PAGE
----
While teenage girls are just as strong of leaders as teenage boys, not everyone is convinced of this reality. And among the doubters are many teenage girls and their moms.
A new study from researchers at the Harvard School of Education uncovered this discouraging gender bias. The research suggests that bias against girls is going to be tougher to eradicate than previously thought.
The researchers surveyed almost 20,000 students from a diverse range of middle schools and high schools and also conducted focus groups and interviews. Here are some of the key findings of the study, Leaning Out: Teen Girls and Leadership Biases:
Many boys and girls expressed bias against women as leaders in powerful positions. Almost a quarter of teenage girls (23 percent) favored male over female political leaders while only eight percent favored female political leaders. In contrast, 40 percent of boys preferred males over female political leaders and only four percent favored females.
Thirty-six percent of boys preferred male business leaders while six percent preferred women. There was no significant difference between girls' preference for male versus female business leaders.
The researchers included questions designed to tease out unconscious bias by asking questions about who teenagers and parents would tend to favor giving more support to on a student council based on gender, race and ethnicity of its leaders. Students were also asked who would be better leaders in specific professions including health care, business, politics and childcare.
On average, mothers expressed stronger support for students councils led by boys. The sample size was too small to detect any biases among fathers.
Students were least likely to support giving more power to a student council if it was run by white girls and were most likely to support giving power to student government run by white males. The support gap between white boys and girls appeared to be largely explained by white girls' preferences.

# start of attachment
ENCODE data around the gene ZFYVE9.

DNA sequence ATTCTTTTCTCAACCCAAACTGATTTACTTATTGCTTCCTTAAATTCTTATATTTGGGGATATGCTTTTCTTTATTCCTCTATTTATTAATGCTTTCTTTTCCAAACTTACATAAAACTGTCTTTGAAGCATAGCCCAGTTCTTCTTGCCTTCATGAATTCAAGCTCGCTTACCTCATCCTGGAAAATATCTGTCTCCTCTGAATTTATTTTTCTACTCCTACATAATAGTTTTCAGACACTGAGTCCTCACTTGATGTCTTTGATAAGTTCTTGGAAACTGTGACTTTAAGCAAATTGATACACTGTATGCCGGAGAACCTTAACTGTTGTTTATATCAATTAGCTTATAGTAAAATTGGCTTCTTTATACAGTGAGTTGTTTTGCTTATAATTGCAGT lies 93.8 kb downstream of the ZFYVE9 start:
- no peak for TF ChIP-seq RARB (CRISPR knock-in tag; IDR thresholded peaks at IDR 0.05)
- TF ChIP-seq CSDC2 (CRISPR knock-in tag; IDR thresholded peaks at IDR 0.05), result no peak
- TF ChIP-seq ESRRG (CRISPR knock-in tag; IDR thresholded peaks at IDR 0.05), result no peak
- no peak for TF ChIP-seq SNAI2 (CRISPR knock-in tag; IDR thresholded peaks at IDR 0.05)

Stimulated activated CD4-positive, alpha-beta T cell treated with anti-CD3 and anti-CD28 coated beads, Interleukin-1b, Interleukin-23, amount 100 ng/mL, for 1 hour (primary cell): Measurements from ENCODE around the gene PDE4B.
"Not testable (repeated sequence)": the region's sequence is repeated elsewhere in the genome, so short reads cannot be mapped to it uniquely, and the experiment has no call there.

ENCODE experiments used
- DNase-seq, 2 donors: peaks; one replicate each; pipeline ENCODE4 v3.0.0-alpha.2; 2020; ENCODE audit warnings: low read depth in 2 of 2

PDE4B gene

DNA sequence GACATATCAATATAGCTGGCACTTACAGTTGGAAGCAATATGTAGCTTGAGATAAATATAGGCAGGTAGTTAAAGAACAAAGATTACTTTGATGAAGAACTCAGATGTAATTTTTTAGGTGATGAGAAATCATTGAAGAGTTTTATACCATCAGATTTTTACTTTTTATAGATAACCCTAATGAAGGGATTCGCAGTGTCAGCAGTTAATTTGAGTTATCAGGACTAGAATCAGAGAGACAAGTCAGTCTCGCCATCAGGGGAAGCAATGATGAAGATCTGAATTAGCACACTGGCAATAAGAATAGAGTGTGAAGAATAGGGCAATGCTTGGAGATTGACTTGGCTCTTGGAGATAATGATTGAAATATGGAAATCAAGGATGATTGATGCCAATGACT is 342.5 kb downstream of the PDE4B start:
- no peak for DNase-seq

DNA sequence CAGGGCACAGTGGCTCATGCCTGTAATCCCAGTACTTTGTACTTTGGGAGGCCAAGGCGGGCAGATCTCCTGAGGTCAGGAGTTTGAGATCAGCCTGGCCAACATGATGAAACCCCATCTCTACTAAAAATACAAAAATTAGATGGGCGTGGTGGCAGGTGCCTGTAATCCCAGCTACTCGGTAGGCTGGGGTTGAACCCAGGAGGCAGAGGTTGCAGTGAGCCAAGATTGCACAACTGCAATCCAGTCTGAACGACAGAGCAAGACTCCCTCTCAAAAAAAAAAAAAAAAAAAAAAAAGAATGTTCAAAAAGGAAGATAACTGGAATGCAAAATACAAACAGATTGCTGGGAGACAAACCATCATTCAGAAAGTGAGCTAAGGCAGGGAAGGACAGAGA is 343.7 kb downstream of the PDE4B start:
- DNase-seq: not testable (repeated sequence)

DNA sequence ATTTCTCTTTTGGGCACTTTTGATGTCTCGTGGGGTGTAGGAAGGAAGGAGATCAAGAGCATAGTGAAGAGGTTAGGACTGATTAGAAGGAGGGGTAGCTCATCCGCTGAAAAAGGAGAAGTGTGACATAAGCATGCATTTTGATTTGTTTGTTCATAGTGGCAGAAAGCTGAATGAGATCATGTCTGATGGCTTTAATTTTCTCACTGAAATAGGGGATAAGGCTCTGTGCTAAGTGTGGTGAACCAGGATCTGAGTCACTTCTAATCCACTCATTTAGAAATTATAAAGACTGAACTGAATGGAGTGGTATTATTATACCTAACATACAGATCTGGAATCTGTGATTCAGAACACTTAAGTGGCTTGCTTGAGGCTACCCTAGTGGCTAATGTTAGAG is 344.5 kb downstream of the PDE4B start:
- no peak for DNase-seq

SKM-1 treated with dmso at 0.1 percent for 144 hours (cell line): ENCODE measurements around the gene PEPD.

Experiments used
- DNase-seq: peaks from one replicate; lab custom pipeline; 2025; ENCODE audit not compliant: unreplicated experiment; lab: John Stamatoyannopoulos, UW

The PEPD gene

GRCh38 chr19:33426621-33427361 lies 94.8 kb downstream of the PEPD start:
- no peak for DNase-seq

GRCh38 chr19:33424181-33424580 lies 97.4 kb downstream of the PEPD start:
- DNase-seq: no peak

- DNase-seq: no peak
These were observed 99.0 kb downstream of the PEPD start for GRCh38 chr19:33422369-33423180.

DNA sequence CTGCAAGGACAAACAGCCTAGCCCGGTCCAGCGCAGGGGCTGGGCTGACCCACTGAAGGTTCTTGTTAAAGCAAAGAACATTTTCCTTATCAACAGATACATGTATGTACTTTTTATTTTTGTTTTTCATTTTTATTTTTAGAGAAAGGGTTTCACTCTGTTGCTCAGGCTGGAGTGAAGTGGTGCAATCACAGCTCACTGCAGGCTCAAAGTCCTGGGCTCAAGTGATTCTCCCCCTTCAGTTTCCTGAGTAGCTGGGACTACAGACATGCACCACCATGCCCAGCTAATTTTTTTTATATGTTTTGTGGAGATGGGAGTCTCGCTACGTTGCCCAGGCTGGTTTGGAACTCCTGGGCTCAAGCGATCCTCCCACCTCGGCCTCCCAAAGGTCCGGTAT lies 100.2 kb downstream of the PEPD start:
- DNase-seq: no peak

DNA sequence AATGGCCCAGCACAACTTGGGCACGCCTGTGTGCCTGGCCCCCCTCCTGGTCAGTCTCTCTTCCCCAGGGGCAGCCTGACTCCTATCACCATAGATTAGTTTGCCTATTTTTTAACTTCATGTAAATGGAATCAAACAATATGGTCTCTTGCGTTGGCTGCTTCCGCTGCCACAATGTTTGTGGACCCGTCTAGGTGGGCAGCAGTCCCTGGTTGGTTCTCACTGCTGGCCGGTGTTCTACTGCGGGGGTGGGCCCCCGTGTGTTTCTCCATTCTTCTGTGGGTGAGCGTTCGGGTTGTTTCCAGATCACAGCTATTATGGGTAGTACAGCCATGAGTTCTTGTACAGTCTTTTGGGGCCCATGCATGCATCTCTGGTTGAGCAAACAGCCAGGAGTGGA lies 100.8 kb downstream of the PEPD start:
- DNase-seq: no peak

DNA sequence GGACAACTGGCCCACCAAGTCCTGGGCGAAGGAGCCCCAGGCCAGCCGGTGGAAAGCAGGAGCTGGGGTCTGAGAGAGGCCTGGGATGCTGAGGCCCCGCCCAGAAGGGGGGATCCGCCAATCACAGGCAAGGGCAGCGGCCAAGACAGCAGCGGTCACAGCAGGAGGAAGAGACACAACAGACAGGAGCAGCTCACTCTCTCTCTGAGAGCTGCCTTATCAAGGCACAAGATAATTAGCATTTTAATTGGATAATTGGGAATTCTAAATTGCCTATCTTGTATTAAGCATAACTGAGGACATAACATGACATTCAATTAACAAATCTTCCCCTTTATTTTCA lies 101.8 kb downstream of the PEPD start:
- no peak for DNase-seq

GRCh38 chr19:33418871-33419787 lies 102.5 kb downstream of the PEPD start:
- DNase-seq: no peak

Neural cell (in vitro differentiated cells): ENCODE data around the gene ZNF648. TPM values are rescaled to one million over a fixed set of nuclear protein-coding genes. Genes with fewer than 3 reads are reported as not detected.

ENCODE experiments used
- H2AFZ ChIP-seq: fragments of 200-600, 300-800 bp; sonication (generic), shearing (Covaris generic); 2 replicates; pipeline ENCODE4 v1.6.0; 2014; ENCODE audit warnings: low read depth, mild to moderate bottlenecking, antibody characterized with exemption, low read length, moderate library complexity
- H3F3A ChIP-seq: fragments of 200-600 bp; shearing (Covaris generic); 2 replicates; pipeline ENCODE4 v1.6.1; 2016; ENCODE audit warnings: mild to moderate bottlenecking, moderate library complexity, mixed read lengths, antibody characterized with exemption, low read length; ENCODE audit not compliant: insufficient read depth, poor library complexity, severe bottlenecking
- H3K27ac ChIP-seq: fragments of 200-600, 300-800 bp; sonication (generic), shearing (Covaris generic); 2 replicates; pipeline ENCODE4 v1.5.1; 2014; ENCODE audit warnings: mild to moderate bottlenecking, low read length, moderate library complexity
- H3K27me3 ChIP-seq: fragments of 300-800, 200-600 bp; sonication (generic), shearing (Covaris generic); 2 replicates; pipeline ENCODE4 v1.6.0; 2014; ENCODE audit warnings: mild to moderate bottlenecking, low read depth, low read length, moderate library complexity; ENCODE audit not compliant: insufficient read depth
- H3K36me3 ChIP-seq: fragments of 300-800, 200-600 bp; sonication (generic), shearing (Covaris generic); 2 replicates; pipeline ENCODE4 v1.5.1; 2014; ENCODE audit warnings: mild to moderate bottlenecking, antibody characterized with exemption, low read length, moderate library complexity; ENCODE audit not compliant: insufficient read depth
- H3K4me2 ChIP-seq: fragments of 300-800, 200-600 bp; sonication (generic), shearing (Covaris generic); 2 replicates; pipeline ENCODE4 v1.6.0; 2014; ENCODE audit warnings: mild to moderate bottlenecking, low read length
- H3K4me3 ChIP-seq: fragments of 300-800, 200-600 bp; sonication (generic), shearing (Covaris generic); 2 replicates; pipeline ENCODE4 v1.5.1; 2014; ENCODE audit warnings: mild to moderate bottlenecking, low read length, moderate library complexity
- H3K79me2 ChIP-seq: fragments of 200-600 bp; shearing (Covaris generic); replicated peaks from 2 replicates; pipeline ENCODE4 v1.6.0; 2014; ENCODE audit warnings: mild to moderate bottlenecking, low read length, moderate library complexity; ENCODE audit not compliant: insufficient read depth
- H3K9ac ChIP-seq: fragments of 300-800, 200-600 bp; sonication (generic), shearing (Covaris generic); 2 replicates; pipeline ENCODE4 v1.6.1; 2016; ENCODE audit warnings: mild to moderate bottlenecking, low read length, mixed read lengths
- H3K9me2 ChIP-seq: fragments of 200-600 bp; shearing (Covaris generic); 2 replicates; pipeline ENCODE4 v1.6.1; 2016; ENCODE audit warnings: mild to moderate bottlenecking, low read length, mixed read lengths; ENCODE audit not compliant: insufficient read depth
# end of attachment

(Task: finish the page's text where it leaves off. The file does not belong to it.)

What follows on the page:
"These biases," the report noted, "could be powerful barriers to leadership for a generation of teen girls with historically high levels of education who are key to closing our nation's gender gap in leadership."
Tips for parents
The report provides suggestions for parents to prevent and reduce gender bias including the following:
1. Check your own biases. Think about your own biases and the conclusions you may jump to about what boys and girls should dress like, act like, think about and feel.
2. Talk to your children about how responsibilities get divided up in your family. Discuss what is fair and balanced rather than make assumptions about who does what based on gender.
3. Explain to your children why bias is harmful in ways they can understand and give them strategies for responding to biases and stereotypes.
4. Take time to consider how to intervene when boys are demeaning to girls and step in immediately when you witness this.
5. Talk to girls about their fears about being leaders. Too often girls avoid leadership positions because they don't feel confident or they fear appearing bossy.